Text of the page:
I grew up in the beautiful coastal town of Mombasa, Kenya. The setting was idyllic and languid. But underneath that calmness, there were extremely high expectations of me. My parents had to drop-out before completing high school, and my father in particular was determined that this fate would not befall my sister and I. So we were expected to work extremely hard so we could “make something of ourselves.” While today I greatly appreciate their focus and discipline, it was a tough upbringing, and I well remember the humiliation of getting hit from time to time for not scoring perfect marks on a test or exam!
I carried this resentment for almost two decades, but it would be many years before I understood the fear that drove my parents, and only then could I forgive them for being so intolerant of my mistakes. For years too, I lived with terrifying nightmares about starting to write an exam, and drawing a total blank.

However, my blessing was that I drove myself to study hard, aim high, and was able to get into one of the best boys schools in Canada in 1977, thanks to the incredibly generous support of my uncle Alli Amlani who drive a taxi to pay for my schooling. I was ecstatic when I gained admission to Trinity College, University of Toronto, won a prestigious scholarship that covered all my costs, and by age 23, had completed an MBA from the Rotman School, also at University of Toronto.

Life moved fast My childhood sweetheart Narmin and I decided to get married at 20, had our first child Aliya at 23, our second child Amaan at 25, and by age 30, I had secured a number of promotions to become Vice President, Facilities at Sunnybrook Hospital, one of the largest teaching hospitals in Canada. I oversaw a construction and development portfolio of $500million, and by age 34, was ready to move on to bigger, entrepreneurial challenges, having accomplished everything I set out to do in record time. But something deep down inside also told me that as successful as I had been, I had not yet found my true calling. Little did I know it would take me over a decade to do so, with many ups and downs along the way.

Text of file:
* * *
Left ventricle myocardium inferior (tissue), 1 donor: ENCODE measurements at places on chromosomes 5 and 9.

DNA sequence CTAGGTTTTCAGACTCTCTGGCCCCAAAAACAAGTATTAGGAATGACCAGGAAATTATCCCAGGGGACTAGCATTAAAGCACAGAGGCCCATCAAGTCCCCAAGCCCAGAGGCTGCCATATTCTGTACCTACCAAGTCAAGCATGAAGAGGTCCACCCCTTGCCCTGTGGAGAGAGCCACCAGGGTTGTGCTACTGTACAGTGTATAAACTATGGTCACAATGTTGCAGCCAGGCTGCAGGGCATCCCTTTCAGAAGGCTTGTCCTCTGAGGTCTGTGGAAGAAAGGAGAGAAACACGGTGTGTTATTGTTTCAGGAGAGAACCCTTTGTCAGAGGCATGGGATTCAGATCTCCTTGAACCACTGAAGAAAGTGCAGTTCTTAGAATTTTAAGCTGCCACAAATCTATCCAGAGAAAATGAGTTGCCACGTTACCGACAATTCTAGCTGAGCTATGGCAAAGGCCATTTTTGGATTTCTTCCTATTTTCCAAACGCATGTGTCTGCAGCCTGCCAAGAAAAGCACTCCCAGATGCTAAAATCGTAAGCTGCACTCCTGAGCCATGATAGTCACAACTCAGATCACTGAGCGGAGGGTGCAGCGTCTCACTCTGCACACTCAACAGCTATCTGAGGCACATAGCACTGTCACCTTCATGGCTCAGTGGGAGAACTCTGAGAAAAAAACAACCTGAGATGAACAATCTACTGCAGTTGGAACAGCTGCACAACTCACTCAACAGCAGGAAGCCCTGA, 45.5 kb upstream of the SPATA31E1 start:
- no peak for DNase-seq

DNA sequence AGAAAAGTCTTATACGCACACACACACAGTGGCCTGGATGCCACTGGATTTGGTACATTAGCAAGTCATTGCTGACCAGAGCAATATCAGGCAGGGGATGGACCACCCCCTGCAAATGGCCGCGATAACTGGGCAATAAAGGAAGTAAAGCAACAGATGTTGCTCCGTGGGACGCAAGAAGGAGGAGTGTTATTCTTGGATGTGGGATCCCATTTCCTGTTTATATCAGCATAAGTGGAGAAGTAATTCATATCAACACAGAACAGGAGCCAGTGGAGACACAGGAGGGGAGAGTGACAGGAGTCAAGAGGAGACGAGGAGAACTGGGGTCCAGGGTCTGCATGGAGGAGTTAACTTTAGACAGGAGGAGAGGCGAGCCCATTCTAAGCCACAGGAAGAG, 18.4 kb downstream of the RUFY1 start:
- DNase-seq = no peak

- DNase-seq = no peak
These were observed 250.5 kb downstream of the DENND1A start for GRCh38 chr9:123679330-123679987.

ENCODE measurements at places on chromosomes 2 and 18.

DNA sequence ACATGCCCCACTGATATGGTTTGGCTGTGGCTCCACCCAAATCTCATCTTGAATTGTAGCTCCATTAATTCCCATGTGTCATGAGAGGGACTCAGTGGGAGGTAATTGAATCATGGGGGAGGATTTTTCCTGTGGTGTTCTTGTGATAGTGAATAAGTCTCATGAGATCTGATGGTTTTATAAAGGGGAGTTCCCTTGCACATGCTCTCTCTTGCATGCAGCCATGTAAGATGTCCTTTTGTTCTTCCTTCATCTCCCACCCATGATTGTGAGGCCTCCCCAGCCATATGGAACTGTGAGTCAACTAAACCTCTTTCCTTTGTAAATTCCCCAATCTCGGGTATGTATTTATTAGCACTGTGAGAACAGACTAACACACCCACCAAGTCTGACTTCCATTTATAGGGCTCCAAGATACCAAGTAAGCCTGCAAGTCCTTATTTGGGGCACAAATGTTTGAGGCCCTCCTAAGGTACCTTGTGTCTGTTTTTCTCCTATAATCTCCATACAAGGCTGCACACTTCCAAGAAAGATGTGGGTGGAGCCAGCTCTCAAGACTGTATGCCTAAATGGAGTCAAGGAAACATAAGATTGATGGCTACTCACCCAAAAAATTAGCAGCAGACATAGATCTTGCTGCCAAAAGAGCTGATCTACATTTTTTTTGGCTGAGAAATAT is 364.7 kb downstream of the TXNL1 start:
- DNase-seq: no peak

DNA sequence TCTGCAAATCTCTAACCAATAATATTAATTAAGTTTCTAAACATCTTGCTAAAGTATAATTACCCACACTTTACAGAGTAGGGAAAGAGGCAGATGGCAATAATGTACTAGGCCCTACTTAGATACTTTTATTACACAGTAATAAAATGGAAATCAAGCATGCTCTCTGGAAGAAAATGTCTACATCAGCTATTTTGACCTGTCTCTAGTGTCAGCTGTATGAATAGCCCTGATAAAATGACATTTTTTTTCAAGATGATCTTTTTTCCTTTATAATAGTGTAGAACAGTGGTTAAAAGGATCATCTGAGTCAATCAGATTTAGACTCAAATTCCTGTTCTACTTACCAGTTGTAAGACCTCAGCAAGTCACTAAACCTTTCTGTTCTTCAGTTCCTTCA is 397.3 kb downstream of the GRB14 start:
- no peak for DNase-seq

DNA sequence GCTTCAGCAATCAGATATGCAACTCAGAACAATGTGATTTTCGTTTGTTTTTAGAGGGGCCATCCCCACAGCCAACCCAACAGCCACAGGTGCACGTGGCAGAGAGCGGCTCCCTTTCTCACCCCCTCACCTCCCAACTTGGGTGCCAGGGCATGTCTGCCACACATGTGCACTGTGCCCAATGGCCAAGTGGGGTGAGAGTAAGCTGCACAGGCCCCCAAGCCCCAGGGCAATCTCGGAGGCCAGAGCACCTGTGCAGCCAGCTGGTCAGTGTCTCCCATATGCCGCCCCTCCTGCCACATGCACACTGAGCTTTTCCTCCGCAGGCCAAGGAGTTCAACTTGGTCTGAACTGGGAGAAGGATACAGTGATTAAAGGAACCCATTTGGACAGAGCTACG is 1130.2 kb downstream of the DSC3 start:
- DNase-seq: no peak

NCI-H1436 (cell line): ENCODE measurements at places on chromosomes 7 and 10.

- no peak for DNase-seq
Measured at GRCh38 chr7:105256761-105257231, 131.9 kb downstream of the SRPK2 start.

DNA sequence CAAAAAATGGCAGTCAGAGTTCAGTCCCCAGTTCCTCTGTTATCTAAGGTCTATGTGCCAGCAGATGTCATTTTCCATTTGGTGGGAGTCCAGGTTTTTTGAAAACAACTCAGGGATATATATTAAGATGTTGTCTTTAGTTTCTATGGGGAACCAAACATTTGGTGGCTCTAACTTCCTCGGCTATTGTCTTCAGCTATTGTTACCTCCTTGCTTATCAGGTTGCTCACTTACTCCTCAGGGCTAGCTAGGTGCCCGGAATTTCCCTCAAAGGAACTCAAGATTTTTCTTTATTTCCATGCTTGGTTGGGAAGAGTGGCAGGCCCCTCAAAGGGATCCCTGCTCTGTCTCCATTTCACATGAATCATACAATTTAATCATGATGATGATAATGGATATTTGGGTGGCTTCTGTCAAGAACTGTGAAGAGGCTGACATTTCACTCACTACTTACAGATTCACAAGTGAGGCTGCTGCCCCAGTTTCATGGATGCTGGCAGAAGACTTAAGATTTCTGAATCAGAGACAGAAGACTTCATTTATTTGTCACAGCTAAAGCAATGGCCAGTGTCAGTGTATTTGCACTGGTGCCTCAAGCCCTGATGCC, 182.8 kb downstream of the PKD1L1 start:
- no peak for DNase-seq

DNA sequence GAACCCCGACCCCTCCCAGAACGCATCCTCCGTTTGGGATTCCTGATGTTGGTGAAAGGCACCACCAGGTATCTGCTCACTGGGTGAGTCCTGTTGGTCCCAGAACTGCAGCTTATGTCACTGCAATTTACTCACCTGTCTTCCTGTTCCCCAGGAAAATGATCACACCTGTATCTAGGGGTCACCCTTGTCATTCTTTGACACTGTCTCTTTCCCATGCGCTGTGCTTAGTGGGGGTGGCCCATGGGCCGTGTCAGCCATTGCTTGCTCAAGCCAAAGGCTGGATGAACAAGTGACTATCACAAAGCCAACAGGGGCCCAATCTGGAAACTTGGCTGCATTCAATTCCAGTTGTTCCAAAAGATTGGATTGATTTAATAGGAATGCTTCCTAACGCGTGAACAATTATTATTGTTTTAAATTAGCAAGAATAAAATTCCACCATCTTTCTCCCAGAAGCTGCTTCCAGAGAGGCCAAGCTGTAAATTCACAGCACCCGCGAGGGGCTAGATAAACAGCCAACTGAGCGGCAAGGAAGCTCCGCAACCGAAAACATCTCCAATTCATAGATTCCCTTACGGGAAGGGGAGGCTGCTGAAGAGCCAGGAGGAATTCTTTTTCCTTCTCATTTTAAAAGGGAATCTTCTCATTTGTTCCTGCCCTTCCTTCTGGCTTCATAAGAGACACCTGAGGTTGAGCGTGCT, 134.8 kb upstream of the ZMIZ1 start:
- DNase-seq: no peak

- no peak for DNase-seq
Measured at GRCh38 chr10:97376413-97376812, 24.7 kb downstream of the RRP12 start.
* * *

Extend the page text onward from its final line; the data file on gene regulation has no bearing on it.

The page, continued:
But “success” came at a price. I was frequently ill with stress induced stomach pain, which saw me hospitalized three times for almost a week at a time. I was so driven to succeed that I did not pay enough attention to my marriage, so our relationship floundered for quite a while. And regrettably, I did not spend enough time with the children, leaving Narmin to bear the brunt of child-rearing responsibilities. As if my work responsibilities and challenges were not enough, I also had a senior level volunteer role in my faith based community, managing a heavy communications portfolio, to which I brought my same strong need to succeed, at all costs. You see, I was still trying to please my father. Again, I did well, but by 1995, was burnt out and quit my volunteer responsibilities at the end of a three year term, which capped a then-15 year volunteer career. In the process of working so hard, always feeling I had to prove myself, over and over again, my spirituality nose-dived, and my health continued to have more valleys than peaks. I was becoming increasingly miserable.

After soul searching for a year, I decided in 1995 to join Narmin’s small but growing communications firm, as we saw great possibilities at the dawn of the Internet. We grew the firm, moved to increasingly bigger space and more staff, and in 2000, moved again. But this time, a combination of factors would almost push me over the edge, making me so depressed that I would end up wanting to take my own life.

First, the Internet bubble burst. Not only did business from our technology clients dry up, but we lost a significant investment in a fledgling Internet start up. At the same time, we had high overhead expenses, including a particularly expensive office lease that we had entered into at the height of the Internet boom. Business friends advised us to declare bankruptcy and walk away from the lease. We stubbornly refused, and took on more debt to keep us going. Our integrity was the one thing we would not compromise: we committed to meeting our obligations, though at great cost to us.